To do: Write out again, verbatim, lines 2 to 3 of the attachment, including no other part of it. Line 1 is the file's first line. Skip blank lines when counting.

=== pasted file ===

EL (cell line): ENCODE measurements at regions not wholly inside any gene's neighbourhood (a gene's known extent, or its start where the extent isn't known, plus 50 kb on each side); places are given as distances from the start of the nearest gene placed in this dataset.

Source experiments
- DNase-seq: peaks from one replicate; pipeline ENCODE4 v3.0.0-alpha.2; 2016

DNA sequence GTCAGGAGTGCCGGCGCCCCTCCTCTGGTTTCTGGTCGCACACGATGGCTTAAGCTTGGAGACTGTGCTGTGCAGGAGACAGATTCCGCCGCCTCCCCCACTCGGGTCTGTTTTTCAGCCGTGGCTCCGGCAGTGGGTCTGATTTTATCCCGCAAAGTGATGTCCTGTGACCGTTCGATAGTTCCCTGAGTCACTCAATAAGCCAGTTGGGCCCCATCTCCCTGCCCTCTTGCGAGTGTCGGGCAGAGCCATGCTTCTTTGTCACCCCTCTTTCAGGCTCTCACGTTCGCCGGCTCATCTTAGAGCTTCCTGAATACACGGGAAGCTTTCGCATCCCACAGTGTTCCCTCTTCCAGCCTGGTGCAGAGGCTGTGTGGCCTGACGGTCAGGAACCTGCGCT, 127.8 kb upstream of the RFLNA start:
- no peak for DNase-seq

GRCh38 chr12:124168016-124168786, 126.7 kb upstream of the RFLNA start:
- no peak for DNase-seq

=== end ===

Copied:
Source experiments
- DNase-seq: peaks from one replicate; pipeline ENCODE4 v3.0.0-alpha.2; 2016